Some have said that my generation was never taught how to deal with disappointment. I think to some extent they may be right. And to some extent this is a problem that all generations face. Things will not go our way. We will be shown to be inadequate when we most want to feel sufficient. Our natural human reaction will be cynicism and bitterness and endless blame. But what we can do, if we accept God’s offer, is pick ourselves up and keep following Him in a way that can make things better, not worse.

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Jesus did not Promise to Make Us Comfortable

There is much about the Christian life that makes it rewarding.

We receive riches:
Paul told the Corinthians that they had “become rich” and had “become kings” because of what Christ had done for them (1 Corinthians 4:8).
The Romans were told that God is “abounding in riches for all who call on Him” (Romans 10:12).
The gentiles in Ephesus were told of “the unfathomable riches of Christ” (Ephesians 3:8).
The Philippians were told that “God will supply all your needs according to His riches in glory in Christ Jesus.” (Philippians 4:19)

We receive abundant life:
Jesus said, “I came that they may have life, and have it abundantly.” (John 10:10)

We receive salvation:
Peter told his readers that they were “obtaining as the outcome of your faith the salvation of your souls.” (1 Peter 1:8-9)

We receive more than we give up:
Jesus told his followers, “there is no one who has left house or wife or brothers or parents or children, for the sake of the kingdom of God, who will not receive many times as much at this time and in the age to come, eternal life.” (Luke 18:29-30)

But there are some things that we are not guaranteed, even as God’s children.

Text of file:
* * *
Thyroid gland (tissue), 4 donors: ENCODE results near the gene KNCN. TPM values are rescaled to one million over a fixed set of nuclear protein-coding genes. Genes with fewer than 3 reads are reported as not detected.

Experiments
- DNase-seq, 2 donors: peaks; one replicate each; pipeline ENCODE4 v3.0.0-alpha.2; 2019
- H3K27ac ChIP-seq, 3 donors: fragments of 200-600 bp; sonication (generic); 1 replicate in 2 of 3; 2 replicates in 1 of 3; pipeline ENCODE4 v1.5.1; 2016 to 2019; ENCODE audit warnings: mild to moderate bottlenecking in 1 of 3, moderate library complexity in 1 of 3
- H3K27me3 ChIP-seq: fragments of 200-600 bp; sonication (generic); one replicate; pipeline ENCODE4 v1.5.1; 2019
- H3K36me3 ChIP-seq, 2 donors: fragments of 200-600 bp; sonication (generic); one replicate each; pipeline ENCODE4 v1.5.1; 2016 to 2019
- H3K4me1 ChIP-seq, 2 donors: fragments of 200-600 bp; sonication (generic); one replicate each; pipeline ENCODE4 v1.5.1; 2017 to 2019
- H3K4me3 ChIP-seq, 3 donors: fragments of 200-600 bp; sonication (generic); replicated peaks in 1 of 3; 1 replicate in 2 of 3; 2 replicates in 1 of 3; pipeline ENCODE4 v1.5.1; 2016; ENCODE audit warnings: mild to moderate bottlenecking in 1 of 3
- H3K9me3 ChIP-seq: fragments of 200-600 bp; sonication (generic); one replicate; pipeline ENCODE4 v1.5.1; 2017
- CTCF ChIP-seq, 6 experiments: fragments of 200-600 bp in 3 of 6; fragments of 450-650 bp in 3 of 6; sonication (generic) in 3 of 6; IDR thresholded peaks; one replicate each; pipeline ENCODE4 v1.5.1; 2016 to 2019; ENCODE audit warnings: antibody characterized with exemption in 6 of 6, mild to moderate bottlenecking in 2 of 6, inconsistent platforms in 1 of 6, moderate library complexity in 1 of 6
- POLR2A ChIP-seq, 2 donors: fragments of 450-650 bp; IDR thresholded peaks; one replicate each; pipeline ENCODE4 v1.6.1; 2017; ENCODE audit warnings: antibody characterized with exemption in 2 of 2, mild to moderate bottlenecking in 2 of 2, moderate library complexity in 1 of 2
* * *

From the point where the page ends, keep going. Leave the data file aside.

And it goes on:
We are not guaranteed that life will be comfortable. Rather, we can expect:
Various trials.” (James 1:2)
Many tribulations.” (Acts 14:22)
Tribulation,” “distress,” “persecution,” “famine,” “nakedness,” “peril,” and “sword.” (Romans 8:35)
The hatred of the world. (Mark 13:13)
Insults, persecutions, and all kinds of false accusations. (Matthew 5:11)
Unjust suffering. (1 Peter 2:19)
Thorns in the flesh. (2 Corinthians 12:7)
The fiery darts of the evil one. (Ephesians 6:16)
Imprisonment. (Revelation 2:10)

By an accident of history and geography, we live in a land where the physical persecution of Christians is exceptionally rare. But this does not mean that the Christian life will be comfortable for us.

He has given us great riches in Christ. He has given us an opportunity for new and abundant life. He has offered us salvation. He has given us more than we could ever give back.

But He has not promised to make us “comfortable.” Will we not step out of our comfort zones, for the sake of the gospel, for the sake of the needy, and for the sake of our brothers and sisters in Christ?